HI Friedrich & All, On 29 March 2010 23:44, Friedrich Romstedt wrote:

2010/3/29 Andrea Gavana <andrea.gavana@gmail.com>:

If anyone is interested in a follow up, I have tried a time-based interpolation of my oil profile (and gas and gas injection profiles) using those 40 interpolators (and even more, up to 400, one every month of fluid flow simulation time step).

I wasn't expecting too much out of it, but when the interpolated profiles came out (for different combinations of input parameters) I felt like being on the wrong side of the Lala River in the valley of Areyoukidding. The results are striking. I get an impressive agreement between this interpolated proxy model and the real simulations, whether I use existing combinations of parameters or new ones (i.e., I create the interpolation and then run the real fluid flow simulation, comparing the outcomes).

I'm reasoning about the implications of this observation to our understanding of your interpolation. As Christopher pointed out, it's very important to know how many gas injections wells are to be weighted the same as one year.

When you have nice results using 40 Rbfs for each time instant, this procedure means that the values for one time instant will not be influenced by adjacent-year data. I.e., you would probably get the same result using a norm extraordinary blowing up the time coordinate. To make it clear in code, when the time is your first coordinate, and you have three other coordinates, the *norm* would be:

def norm(x1, x2): return numpy.sqrt((((x1 - x2) * [1e3, 1, 1]) ** 2).sum())

In this case, the epsilon should be fixed, to avoid the influence of the changing distances on the epsilon determination inside of Rbf, which would spoil the whole thing.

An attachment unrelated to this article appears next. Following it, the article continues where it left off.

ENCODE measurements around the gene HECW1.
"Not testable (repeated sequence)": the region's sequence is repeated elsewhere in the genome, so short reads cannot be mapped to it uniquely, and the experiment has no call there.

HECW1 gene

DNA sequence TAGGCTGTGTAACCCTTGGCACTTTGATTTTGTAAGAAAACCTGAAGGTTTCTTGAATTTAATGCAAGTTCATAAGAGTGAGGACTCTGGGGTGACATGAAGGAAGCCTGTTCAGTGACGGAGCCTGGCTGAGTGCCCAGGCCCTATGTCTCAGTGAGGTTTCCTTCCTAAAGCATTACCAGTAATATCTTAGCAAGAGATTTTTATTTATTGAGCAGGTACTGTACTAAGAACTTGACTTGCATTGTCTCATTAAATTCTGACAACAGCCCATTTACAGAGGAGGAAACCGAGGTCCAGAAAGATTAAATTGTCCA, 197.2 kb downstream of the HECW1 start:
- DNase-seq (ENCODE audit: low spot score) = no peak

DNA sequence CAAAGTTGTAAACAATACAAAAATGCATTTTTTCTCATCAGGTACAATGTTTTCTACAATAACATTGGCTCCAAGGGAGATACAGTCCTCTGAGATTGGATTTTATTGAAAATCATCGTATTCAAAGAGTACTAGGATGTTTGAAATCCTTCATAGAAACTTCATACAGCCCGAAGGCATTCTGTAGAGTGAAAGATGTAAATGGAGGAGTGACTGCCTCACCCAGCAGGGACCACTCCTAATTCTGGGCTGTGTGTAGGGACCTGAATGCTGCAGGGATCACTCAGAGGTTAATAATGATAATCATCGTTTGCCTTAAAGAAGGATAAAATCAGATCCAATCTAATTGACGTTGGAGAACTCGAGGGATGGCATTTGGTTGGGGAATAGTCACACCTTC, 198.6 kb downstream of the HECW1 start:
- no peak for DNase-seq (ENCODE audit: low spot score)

I have an idea how to tune your model: Take, say, the half or three thirds of your simulation data as interpolation database, and try to reproduce the remaining part. I have some ideas how to tune using this in practice.

This is a very good idea indeed: I am actually running out of test cases (it takes a while to run a simulation, and I need to do it every time I try a new combination of parameters to check if the interpolation is good enough or rubbish). I'll give it a go tomorrow at work and I'll report back (even if I get very bad results :-D ).

As an aside, I got my colleagues reservoir engineers playfully complaining that it's time for them to pack their stuff and go home as this interpolator is doing all the job for us; obviously, this misses the point that it took 4 years to build such a comprehensive bunch of simulations which now allows us to somewhat "predict" a possible production profile in advance.

:-) :-)

I wrapped everything up in a wxPython GUI with some Matplotlib graphs, and everyone seems happy. Not only your collegues! The only small complain I have is that I wasn't able to come up with a vector implementation of RBFs, so it can be pretty slow to build and interpolate 400 RBFs for each property (3 of them).

Haven't you spoken about 40 Rbfs for the time alone??

Yes, sorry about the confusion: depending on which "time-step" I choose to compare the interpolation with the real simulation, I can have 40 RBFs (1 every year of simulation) or more than 400 (one every month of simulation, not all the monthly data are available for all the simulations I have).

Something completely different: Are you going to do more simulations?

110% surely undeniably yes. The little interpolation tool I have is just a proof-of-concept and a little helper for us to have an initial grasp of how the production profiles might look like before actually running the real simulation. Something like a toy to play with (if you can call "play" actually working on a reservoir simulation...). There is no possible substitute for the reservoir simulator itself. Andrea. "Imagination Is The Only Weapon In The War Against Reality." http://xoomer.alice.it/infinity77/ ==> Never *EVER* use RemovalGroup for your house removal. You'll regret it forever. http://thedoomedcity.blogspot.com/2010/03/removal-group-nightmare.html <==